Infantile Alexander disease: spectrum of GFAP mutations and genotype-phenotype correlation.

Diana Rodriguez, Fernande Gauthier, Enrico Bertini, Marianna Bugiani, Michael Brenner, Sylvie N'guyen, Cyril Goizet, Antoinette Gelot, Robert Surtees, Jean-Michel Pedespan, Xavier Hernandorena, Monica Troncoso, Graziela Uziel, Albee Messing, Gérard Ponsot, Danielle Pham-Dinh, André Dautigny, Odile Boespflug-Tanguy
The American Journal of Human Genetics. 2001-11-01; 69(5): 1134-1140
DOI: 10.1086/323799

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1. Am J Hum Genet. 2001 Nov;69(5):1134-40. Epub 2001 Sep 20.

Infantile Alexander disease: spectrum of GFAP mutations and genotype-phenotype

Rodriguez D(1), Gauthier F, Bertini E, Bugiani M, Brenner M, N’guyen S, Goizet C,
Gelot A, Surtees R, Pedespan JM, Hernandorena X, Troncoso M, Uziel G, Messing A,
Ponsot G, Pham-Dinh D, Dautigny A, Boespflug-Tanguy O.

Author information:
(1)Laboratoire de Neurogénétique Moléculaire, INSERM U546, Université Paris VI,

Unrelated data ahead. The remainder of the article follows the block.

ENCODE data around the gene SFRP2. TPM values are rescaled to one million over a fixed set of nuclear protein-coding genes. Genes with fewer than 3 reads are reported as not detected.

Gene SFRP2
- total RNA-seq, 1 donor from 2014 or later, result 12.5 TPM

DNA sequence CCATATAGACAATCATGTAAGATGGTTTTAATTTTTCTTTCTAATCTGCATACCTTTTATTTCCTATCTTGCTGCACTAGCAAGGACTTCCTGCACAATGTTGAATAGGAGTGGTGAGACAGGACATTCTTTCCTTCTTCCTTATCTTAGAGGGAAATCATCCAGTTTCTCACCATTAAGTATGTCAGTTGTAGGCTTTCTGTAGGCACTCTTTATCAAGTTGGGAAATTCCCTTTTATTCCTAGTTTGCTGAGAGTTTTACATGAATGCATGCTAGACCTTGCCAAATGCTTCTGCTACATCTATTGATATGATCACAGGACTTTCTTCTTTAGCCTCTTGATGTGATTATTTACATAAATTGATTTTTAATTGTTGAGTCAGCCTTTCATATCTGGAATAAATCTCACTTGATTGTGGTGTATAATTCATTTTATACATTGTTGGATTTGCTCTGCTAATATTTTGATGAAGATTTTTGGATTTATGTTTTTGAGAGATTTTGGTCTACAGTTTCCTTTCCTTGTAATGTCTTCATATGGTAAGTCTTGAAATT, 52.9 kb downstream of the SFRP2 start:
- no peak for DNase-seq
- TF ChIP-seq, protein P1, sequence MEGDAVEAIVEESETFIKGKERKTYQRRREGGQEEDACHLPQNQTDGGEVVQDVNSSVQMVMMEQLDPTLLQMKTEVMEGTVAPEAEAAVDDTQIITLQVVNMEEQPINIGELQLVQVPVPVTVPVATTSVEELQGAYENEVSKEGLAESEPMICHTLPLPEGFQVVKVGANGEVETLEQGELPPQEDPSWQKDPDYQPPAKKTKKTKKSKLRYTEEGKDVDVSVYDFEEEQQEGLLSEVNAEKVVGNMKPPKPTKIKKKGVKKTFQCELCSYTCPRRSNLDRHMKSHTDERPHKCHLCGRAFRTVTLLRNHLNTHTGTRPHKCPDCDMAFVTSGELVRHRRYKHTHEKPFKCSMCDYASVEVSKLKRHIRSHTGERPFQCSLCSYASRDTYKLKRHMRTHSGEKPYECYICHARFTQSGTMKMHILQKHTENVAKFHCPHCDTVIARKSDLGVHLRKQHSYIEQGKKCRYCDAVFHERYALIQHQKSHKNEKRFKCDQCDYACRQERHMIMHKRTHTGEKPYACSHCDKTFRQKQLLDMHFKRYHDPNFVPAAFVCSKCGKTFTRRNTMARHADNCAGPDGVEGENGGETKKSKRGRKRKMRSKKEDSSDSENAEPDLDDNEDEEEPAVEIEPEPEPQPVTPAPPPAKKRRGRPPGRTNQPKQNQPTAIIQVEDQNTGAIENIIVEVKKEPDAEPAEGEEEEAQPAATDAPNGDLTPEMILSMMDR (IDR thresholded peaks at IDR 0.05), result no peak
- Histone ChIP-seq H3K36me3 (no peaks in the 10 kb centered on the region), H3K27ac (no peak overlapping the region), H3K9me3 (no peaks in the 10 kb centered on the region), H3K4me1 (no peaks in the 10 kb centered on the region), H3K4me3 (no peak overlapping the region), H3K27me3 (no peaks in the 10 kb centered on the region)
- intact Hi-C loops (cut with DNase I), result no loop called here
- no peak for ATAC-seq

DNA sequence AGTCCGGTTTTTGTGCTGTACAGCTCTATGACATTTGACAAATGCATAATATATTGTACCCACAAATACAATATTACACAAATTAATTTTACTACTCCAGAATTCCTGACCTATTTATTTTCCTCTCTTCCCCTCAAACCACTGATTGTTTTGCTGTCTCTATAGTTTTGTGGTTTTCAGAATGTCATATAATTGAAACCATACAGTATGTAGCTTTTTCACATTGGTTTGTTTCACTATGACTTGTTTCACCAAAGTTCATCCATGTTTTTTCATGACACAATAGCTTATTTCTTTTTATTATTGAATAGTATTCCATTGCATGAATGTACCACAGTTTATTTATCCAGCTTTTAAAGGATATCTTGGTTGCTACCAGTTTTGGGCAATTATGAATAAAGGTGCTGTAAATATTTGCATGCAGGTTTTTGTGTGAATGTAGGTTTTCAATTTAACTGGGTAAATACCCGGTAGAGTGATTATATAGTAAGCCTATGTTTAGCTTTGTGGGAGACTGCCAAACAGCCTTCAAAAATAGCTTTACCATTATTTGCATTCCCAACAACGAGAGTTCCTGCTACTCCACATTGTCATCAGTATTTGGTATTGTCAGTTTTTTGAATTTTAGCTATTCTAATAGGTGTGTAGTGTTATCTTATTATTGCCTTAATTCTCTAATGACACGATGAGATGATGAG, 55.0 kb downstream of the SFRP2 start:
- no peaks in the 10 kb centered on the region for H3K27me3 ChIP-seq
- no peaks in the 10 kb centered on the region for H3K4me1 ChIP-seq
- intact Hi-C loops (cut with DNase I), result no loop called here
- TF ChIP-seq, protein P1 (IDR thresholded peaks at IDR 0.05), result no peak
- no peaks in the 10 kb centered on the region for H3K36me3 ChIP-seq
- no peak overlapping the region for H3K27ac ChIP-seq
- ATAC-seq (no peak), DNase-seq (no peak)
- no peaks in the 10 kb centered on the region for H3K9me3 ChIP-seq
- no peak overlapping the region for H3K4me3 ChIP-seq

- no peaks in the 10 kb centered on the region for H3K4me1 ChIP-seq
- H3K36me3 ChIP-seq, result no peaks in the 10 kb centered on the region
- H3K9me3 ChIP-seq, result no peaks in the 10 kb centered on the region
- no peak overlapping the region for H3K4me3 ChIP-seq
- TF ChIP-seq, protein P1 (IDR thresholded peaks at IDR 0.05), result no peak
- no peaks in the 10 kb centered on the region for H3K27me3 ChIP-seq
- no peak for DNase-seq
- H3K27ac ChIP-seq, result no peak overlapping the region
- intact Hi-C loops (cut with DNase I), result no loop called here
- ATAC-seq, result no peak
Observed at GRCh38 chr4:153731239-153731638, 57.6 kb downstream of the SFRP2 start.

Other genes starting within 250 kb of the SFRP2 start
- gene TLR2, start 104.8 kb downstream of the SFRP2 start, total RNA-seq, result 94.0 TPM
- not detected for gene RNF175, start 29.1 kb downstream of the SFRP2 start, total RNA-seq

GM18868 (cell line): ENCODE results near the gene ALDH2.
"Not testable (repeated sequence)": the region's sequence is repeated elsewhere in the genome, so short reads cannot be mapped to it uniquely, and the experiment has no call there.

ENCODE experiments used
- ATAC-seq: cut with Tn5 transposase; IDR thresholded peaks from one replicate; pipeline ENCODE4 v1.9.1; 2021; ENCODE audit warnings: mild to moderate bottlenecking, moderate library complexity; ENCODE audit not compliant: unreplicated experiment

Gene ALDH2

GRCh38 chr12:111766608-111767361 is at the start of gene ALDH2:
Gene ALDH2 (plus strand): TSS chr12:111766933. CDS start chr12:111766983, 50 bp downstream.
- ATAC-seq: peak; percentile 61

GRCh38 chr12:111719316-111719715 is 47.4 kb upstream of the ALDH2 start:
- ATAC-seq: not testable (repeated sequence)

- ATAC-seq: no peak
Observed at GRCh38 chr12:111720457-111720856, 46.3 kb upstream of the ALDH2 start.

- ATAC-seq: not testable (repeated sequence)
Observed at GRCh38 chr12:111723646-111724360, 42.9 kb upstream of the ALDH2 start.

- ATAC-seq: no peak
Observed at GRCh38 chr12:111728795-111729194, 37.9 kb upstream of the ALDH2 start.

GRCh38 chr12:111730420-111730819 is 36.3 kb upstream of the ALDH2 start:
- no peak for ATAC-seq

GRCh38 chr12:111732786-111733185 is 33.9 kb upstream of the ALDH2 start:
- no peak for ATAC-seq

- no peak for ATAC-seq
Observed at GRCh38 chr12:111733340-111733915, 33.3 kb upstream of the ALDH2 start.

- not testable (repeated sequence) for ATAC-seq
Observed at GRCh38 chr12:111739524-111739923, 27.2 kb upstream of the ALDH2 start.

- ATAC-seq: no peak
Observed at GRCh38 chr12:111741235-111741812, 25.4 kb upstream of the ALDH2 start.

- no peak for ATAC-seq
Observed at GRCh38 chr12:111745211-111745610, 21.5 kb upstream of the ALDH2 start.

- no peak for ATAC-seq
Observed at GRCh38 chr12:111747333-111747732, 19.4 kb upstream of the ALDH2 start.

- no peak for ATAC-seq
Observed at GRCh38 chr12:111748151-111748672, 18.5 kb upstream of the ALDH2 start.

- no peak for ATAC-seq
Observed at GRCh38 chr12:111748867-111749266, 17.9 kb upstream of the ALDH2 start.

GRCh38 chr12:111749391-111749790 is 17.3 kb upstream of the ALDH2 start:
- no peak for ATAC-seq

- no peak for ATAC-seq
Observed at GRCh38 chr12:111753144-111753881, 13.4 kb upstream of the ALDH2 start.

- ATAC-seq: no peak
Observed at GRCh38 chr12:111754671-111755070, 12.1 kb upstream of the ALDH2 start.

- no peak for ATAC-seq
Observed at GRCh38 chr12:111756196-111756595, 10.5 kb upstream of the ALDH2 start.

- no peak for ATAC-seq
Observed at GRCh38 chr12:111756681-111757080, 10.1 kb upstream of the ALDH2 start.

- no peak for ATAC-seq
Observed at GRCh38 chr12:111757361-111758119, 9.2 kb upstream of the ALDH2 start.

Erratum in
Am J Hum Genet 2001 Dec;69(6):1413.

Heterozygous, de novo mutations in the glial fibrillary acidic protein (GFAP)
gene have recently been reported in 12 patients affected by neuropathologically
proved Alexander disease. We searched for GFAP mutations in a series of patients
who had heterogeneous clinical symptoms but were candidates for Alexander disease
on the basis of suggestive neuroimaging abnormalities. Missense, heterozygous, de
novo GFAP mutations were found in exons 1 or 4 for 14 of the 15 patients
analyzed, including patients without macrocephaly. Nine patients carried arginine
mutations (four had R79H; four had R239C; and one had R239H) that have been
described elsewhere, whereas the other five had one of four novel mutations, of
which two affect arginine (2R88C and 1R88S) and two affect nonarginine residues
(1L76F and 1N77Y). All mutations were located in the rod domain of GFAP, and
there is a correlation between clinical severity and the affected amino acid.
These results confirm that GFAP mutations are a reliable molecular marker for the
diagnosis of infantile Alexander disease, and they also form a basis for the
recommendation of GFAP analysis for prenatal diagnosis to detect potential cases
of germinal mosaicism.

DOI: 10.1086/323799
PMCID: PMC1274357
PMID: 11567214 [Indexed for MEDLINE]

Auteurs Bordeaux Neurocampus